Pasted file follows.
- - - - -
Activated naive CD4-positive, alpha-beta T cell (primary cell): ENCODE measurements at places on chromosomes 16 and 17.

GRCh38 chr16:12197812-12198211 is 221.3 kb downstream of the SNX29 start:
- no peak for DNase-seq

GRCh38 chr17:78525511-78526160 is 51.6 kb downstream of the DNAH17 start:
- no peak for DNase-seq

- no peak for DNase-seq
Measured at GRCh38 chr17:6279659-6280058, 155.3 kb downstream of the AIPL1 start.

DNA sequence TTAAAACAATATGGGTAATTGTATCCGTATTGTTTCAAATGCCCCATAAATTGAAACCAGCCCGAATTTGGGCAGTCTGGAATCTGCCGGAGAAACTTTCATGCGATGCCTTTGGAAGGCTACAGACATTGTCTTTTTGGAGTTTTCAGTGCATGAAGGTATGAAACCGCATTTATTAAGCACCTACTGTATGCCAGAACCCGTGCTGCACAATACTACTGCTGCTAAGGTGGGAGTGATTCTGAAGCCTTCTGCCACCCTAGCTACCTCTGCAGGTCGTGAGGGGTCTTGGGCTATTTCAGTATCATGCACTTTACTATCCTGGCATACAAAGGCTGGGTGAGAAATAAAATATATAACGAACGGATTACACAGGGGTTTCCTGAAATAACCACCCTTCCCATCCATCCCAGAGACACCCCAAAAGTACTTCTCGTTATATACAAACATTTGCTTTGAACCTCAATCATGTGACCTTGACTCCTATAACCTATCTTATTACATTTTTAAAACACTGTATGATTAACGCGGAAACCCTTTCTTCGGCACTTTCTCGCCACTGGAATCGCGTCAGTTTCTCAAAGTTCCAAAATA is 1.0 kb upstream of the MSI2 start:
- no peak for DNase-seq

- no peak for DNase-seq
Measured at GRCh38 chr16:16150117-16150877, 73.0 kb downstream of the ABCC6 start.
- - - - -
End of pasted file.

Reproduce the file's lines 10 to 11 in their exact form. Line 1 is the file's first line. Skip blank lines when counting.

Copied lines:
- no peak for DNase-seq
Measured at GRCh38 chr16:16150117-16150877, 73.0 kb downstream of the ABCC6 start.